NASA Tackles Low-Carbon Aviation

NASA’s Glenn Research Center is exploring new designs for aircraft that’ll need less carbon-emitting fuels to be powered. NASA is hoping to help advance a new era of low-carbon commercial aviation.

NASA has launched a new program, called the New Aviation Horizons initiative, which will develop new prototypes of “X-planes” aimed at accelerating the adoption of green and clean technologies in aviation industries. It also is pursuing low-carbon aircraft technologies through its Environmentally Responsible Aviation project, which was created back in 2009 and concluded in 2015.

Aeronautical engineers at NASA are now developing new designs for aircraft that can use electricity to power passenger aircraft. NASA is exploring hybrid and turboelectric propulsion solutions that are converted into thrust and which involve incorporating battery technologies into new aircraft designs. Electrically-powered aircraft could be more energy efficient, emit less pollution and greenhouse gasses, and might also be more quiet. But developing efficient electric propulsion systems for aircraft is a bit tricky.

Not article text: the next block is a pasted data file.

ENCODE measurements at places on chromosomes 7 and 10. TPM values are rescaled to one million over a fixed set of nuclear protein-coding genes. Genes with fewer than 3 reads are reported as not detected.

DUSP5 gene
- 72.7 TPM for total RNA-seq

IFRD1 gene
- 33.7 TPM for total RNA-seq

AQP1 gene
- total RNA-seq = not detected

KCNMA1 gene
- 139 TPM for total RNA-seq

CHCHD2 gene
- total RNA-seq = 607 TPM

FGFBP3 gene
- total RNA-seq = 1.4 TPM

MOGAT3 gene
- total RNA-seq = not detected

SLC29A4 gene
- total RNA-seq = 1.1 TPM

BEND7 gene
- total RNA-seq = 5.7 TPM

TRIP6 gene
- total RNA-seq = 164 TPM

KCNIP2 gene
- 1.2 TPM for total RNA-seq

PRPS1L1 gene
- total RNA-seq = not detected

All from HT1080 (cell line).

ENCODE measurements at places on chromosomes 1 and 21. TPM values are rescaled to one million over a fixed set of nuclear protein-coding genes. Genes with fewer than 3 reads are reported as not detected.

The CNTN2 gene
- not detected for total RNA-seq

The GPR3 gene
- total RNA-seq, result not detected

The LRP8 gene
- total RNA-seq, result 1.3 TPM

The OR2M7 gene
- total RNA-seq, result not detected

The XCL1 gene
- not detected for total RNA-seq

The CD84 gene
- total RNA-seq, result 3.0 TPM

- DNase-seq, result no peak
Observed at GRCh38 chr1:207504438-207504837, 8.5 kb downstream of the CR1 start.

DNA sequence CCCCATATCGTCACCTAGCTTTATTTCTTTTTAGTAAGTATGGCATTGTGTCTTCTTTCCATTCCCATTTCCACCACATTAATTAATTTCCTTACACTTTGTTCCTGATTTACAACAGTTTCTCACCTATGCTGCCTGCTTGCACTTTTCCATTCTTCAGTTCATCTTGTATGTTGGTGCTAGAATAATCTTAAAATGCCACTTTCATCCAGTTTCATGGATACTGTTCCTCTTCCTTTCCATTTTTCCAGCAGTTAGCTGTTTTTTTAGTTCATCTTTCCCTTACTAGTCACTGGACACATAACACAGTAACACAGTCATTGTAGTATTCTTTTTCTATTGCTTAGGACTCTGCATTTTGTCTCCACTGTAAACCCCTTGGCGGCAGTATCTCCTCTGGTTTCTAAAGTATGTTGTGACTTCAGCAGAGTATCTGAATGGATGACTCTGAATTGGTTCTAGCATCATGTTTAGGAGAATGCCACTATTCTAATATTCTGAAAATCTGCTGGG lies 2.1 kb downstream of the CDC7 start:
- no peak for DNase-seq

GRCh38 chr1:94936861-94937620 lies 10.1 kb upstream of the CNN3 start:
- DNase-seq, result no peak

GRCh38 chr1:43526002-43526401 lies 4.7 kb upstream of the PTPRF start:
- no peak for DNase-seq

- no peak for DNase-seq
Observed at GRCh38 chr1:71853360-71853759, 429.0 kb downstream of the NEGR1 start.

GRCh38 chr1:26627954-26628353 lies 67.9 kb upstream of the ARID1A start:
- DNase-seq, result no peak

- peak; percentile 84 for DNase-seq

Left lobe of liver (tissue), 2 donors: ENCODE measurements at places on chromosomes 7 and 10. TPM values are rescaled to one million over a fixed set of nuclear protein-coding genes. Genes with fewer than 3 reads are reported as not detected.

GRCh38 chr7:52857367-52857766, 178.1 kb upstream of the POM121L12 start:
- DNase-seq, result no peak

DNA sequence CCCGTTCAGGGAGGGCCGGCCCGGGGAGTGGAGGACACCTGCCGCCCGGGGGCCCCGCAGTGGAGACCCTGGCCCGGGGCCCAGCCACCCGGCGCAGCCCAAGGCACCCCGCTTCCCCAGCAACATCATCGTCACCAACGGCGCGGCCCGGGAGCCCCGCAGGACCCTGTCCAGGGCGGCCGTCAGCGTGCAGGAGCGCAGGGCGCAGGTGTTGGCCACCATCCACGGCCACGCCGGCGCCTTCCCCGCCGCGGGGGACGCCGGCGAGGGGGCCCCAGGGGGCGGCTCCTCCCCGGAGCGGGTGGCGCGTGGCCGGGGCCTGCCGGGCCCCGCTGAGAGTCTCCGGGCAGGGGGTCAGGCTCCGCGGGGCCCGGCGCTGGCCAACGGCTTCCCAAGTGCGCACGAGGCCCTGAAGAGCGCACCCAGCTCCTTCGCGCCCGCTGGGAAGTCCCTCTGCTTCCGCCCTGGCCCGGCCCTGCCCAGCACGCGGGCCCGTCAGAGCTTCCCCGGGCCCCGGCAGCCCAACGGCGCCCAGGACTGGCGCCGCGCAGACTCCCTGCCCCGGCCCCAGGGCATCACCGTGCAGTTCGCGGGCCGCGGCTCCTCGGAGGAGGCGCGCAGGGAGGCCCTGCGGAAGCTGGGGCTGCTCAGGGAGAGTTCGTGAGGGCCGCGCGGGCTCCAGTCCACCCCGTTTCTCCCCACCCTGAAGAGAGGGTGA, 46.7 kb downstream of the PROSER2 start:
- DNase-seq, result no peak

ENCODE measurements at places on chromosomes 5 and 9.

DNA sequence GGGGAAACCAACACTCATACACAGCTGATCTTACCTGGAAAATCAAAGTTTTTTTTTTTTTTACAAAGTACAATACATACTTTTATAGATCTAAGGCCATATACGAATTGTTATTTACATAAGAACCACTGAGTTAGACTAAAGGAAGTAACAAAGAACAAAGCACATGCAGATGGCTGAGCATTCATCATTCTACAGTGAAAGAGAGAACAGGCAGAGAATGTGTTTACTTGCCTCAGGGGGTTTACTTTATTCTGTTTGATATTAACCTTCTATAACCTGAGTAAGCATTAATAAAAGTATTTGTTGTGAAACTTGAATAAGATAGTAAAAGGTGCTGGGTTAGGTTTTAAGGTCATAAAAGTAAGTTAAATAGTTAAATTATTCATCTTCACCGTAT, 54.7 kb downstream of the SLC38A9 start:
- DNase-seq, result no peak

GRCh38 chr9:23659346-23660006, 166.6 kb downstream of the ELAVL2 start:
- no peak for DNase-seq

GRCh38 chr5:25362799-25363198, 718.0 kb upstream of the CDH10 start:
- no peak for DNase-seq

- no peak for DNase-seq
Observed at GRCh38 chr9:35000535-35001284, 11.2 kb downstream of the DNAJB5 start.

One such line of research involves a piloted experimental airplane project called Sceptor — Scalable Convergent Electric Propulsion Technology and Operations Research — which uses special wings that have integrated electrical motors built into them. The Sceptor plane is actually a Italian-built Tecnam P2006T, equip with the experimental wings.

NASA researchers are aiming to develop a nine-passenger low carbon airplane with a 500-kilowatt power system by 2019.

 

 

Feature image: Above the clouds (CC BY-SA 2.0) by  Infomastern 

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